Haricots verts. I virtually always cook my green beans the way the French cook them - sautéed with butter and garlic. We had them almost every day in Meung-sur-Loire because the Mairie vegetable garden had oodles of them. I really try to cook them the same way but I'm obviously doing something wrong because they never taste the same. Is it the beans themselves, or the butter? I boil mine briefly in a little water before draining and sautéeing. Maybe I shouldn't boil them?



Indeed. It was what we ate for dinner more or less every day. The currently available vegetables were braised a little, then boiled with water - I don't think any other liquid was ever used, then it was put through the mouli and served in those beautiful French soup plates, with a dab of butter on top. I fell in love, and bought my own mouli at some point, and I think that soup might have been one of the very first of Elizabeth David's recipes that I tackled. Potage Bonne Femme probably, although the picture above is the slightly adapted version of her Purée Léontine as presented on Facebook by Borough Broth - a company selling organic soups in England. Gorgeous soup plates. I do not use my mouli for soup anymore. These days I will use a stick blender. They didn't have them back then.


Steak and frites. Well to be honest I very rarely cook this. I'm not very good at steak. But it was in France that I first encountered steak I think. Too expensive at home I suspect. And our chips were the fat fish and chip shop variety. However, in France steak was a frequent dish for lunch - the big meal of the day. And I'm afraid to say it was also often horse meat. I'm also afraid to say that I liked it. I'm not sure that Madame Coutant's frites were quite as matchstick as these, but pretty close.


Salade verte. Different kinds of lettuce and dressed with a classic vinaigrette. I have just noticed that my chosen picture obviously has balsamic vinegar in the dressing. So fashionable but I much prefer the wine vinegar that my hostesses used. Red wine vinegar for them I think. White wiine vinegar most often for me. It was served after every main dish and before the cheese. A tradition we continue at every meal for guests. Before the cheese that is. although most evenings we have a green salad after our main dish. It cleanses the palette. It was also a custom that my mother enthusiastically adopted. I think the Heinz salad cream was seen no more on our family table.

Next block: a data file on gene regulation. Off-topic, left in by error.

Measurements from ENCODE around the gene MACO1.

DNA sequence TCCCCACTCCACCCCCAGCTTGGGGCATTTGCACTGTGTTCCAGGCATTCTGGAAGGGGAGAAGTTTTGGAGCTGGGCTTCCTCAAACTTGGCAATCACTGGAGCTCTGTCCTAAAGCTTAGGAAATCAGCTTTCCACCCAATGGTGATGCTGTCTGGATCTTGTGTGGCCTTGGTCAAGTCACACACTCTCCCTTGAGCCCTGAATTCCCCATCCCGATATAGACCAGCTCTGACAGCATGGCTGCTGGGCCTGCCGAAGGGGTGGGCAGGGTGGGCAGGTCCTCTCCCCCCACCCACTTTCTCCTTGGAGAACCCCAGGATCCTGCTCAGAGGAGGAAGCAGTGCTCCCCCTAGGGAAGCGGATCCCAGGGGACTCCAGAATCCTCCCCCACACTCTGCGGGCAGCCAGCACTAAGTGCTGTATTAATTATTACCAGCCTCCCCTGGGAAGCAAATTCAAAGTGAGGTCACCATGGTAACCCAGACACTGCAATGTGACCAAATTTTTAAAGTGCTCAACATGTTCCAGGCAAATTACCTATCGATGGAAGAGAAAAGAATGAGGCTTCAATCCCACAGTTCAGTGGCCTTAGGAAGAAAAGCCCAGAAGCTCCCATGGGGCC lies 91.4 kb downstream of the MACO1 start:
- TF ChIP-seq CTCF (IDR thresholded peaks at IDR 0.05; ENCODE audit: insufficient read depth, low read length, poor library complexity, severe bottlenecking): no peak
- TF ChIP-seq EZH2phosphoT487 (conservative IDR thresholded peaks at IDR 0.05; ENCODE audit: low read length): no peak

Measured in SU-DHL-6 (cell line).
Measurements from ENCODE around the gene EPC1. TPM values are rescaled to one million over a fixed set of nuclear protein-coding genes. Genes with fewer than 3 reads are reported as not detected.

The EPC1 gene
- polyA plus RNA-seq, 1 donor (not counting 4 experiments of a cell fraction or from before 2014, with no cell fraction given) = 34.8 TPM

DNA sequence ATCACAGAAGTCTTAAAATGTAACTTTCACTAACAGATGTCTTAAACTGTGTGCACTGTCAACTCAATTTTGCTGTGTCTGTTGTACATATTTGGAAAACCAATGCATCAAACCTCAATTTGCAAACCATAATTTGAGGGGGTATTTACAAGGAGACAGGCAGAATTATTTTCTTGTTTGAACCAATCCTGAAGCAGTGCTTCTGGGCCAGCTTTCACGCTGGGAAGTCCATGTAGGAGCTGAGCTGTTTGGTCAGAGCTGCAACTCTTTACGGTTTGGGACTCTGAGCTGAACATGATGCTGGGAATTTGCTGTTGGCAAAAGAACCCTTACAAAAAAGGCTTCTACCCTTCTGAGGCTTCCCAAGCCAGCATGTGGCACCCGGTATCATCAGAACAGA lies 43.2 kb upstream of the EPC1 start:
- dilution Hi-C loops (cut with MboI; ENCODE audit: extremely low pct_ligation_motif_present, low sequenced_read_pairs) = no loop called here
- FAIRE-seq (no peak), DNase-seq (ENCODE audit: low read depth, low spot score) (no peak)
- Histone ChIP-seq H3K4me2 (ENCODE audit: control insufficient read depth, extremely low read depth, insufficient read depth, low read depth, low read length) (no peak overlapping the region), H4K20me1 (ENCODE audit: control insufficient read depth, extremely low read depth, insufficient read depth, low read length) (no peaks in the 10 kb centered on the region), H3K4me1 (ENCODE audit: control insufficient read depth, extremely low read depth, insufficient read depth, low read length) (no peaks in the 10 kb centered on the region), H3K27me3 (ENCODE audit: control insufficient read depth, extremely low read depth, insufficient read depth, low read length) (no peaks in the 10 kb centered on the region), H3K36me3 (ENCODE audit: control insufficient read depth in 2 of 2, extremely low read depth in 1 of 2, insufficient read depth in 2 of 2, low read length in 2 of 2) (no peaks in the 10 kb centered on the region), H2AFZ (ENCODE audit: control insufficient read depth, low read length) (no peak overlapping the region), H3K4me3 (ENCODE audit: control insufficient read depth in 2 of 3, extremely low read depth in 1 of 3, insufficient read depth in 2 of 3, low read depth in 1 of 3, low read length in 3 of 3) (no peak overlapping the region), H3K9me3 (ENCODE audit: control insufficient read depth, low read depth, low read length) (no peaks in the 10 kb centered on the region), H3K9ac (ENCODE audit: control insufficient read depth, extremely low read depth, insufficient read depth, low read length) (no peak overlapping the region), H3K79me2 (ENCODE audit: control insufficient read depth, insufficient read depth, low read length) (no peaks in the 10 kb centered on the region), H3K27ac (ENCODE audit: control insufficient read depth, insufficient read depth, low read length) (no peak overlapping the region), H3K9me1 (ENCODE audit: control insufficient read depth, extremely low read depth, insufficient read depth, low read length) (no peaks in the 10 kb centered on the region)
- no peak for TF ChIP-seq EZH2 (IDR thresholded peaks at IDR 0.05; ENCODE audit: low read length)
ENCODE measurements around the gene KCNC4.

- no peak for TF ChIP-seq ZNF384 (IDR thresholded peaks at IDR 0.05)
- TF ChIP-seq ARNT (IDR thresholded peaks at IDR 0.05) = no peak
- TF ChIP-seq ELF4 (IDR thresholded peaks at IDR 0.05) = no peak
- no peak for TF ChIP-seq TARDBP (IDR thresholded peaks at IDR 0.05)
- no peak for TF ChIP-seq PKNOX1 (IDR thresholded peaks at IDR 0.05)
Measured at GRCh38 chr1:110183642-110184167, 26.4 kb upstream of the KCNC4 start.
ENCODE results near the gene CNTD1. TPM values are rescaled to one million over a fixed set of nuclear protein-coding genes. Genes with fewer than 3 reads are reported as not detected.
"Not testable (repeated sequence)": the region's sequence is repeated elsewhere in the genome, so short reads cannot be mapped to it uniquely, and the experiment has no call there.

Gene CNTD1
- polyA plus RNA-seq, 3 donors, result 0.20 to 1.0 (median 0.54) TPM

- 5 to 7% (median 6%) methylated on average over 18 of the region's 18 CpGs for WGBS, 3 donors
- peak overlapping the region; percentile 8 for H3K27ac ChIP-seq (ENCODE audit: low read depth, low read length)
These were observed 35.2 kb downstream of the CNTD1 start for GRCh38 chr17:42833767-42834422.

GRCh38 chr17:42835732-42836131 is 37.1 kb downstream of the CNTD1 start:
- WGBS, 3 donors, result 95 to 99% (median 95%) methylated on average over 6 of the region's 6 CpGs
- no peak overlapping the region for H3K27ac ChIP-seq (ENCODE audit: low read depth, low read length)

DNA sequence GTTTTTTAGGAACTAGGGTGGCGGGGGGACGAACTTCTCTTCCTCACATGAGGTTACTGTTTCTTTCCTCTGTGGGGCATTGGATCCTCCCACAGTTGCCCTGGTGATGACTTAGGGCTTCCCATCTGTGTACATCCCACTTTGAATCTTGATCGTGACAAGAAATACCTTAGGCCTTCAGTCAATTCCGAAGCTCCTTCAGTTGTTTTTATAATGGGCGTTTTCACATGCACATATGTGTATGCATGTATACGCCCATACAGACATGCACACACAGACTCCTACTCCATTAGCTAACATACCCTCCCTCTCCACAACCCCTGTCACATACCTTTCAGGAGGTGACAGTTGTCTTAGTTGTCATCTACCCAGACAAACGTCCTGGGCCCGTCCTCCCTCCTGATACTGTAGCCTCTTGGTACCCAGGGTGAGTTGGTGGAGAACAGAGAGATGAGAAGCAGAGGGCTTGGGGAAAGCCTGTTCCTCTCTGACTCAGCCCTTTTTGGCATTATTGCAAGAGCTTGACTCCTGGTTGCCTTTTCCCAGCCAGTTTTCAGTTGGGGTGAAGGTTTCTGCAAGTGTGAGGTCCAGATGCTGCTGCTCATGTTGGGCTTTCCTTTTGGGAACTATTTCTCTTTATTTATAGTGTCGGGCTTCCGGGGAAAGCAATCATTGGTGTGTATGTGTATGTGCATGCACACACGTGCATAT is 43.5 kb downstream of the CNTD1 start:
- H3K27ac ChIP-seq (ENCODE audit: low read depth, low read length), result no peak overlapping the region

Of the cooked dishes two more that I remember - meat stuffed tomatoes - another dish that I have never been able to replicate - it must be the tomatoes again and ratatouille that I did not encounter until my au pair experience. It was a favourite of my employer, who, I think, thought of herself as a poor cook. She wasn't. A completely new taste for me, which I have to say took me a while to get used to. But I love it now and try to make it at least once in summer.



It's not just the food that I was served, however. It was also the food that was on offer in the shops like the baguettes of everyday, the patisseries which were a Sunday treat, and the saucisson that was sometimes served for lunch or dinner, sliced and served with a dab of butter. Fruit - the most gorgeous peaches - a new fruit to me, as was melon. Most of all there was icecream - and most divinely of all the blackcurrant sorbet.



Did I love everything? No I didn't. I did not like the wine - something that has changed over time, but I am still not a fan of artichokes au vinaigrette or Camembert - although I do now like Brie. Back then they had to serve me mineral water and Gruyère cheese.



Perhaps it's the weather that makes me reminisce. I'm not even tempted by the cassis sorbet at the moment. Far too cold.